Pond Skating

A skater I am not.

I was the kid that crash-landed into the boards at the hockey arena. You know the one, who used the skate mate to balance while everyone else zoomed past.

So when all of the ponds and lakes in town began to freeze with a cold snap in late November, it should come as no surprise that my first activity of choice was to snuggle into a blanket on my couch.

Unfortunately, I hang around with people who are less than inclined to do the same.

After some convincing, I find myself on the dock at Maiden Lake with my first pair of hockey skates. I tighten the white laces and awkwardly pull myself to my feet. The lake has thickened to nearly four inches, making it incredibly safe to skate on.


The skates aren’t the most comfortable footwear I’ve ever donned, but they certainly aren’t the worst. I use a hockey stick for balance and push a few times on the ice, slowly propelling myself to the middle of the lake.

It’s a brisk, blue-skied morning and the ice is smooth and flat. I move in and out from the shore, my cynicism quickly disappearing with each stride. This is much more fun than I remember. Then again, skating outdoors on a lake is incredibly different from skating in an arena.

The ice moves up and down ever so slightly as I skate over it. Large cracks in the ice run from one side of the lake to the other. And as we skate around the lake, I swear I hear Star Wars blasters.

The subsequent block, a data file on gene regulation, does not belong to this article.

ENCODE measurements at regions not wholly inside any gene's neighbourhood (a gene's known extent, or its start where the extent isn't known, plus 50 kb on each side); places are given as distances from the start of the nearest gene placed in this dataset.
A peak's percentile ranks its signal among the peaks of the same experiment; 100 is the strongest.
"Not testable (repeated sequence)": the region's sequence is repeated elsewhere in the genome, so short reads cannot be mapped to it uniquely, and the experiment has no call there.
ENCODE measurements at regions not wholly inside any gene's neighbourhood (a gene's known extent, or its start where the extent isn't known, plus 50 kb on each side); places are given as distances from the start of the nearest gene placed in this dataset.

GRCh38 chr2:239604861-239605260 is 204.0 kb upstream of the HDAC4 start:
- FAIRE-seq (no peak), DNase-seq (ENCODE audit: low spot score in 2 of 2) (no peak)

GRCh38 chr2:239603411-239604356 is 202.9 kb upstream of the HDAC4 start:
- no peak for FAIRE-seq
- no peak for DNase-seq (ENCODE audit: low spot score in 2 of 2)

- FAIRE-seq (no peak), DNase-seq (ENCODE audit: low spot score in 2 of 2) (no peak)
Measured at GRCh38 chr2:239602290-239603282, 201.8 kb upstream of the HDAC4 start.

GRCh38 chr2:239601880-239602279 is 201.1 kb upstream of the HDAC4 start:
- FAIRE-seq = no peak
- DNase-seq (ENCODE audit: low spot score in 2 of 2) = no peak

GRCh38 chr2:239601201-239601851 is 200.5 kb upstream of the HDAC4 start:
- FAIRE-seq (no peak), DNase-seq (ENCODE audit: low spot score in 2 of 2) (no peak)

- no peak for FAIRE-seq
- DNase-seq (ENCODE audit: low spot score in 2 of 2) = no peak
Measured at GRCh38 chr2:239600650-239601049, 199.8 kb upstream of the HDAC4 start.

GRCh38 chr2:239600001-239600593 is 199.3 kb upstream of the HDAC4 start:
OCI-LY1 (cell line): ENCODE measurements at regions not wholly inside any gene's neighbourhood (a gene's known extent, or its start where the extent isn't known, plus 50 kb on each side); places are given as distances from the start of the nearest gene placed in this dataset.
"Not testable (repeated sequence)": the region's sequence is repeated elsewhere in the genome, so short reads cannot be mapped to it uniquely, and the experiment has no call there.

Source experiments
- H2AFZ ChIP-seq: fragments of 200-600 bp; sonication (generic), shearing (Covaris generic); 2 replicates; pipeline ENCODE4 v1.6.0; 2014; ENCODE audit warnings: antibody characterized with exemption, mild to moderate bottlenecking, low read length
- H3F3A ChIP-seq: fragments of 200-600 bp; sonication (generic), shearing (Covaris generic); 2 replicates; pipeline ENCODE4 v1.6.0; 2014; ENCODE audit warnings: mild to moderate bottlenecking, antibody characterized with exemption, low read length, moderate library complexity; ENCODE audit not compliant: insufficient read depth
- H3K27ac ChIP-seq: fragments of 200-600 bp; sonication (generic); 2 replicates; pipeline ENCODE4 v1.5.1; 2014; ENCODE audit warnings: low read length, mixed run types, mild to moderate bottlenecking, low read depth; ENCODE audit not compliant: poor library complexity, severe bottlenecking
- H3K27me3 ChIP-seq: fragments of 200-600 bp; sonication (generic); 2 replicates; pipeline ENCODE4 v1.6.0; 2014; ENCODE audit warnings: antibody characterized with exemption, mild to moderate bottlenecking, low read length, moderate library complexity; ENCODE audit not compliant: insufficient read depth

“Pew, pew, pew.” All I can picture is fluorescent pink beams firing back and forth. In actuality, what sounds like laser guns is the result of sound waves moving through the ice, from the ice shifting to the pressure of our body weight on top of it.

Soon, an elderly man bundled in red and black plaid walks by with his dog.

“That looks like fun,” he yells from the shoreline, a child-like smile spread across his face.

We skate around a bit more with the snow-covered mountains as our backdrop, before finally heading in for lunch.

Later in the day I head back to the lake to see a couple of friends who’ve gathered to take advantage of the new outdoor rink. What I find is more than ten people, donning heavy knitted sweaters and skating around as if they were kids again.

Over the next couple of days, when I walk or drive by the lake, more skate marks graze the surface. A group of boys have set up a hockey net and are playing shinny. A man plays with his dog, running on the ice. Parents bring their children out to learn to skate.

On a Thursday morning Ben and I decide to head out of town to skate at Silver Springs. A local hotspot, and one of my favourite places to visit in the summer, I’ve never actually been there after the snow falls.

We hike up the trail to the lake alongside a very frozen stream, and when we arrive it’s no surprise that Silver Springs looks incredible. The ice is five inches thick and as smooth as glass, the clear blue-green water making it possible to see to the bottom of the lake.

I tie my skates and then spend the next two hours skating from one end of the lake to the other. Fallen rocks sit on the ice below the jumping cliffs. I see a fish swimming underneath, a fallen tree. The rock garden across the lake is blanketed in snow.

And it is so quiet; except for the sound of my skates carving the ice, and the odd bird flying overhead.

I’m bundled in sweatpants, a vest and a pom-pom toque, cruising around the lake in my new hockey skates. How could I never have done this before?

We pack up and head back down the trail, my skate laces looped around my neck. It’s a new year soon, and I’ve just discovered something else I like to do.

So, perhaps I’m a bit of a skater. Just a bit. Are you?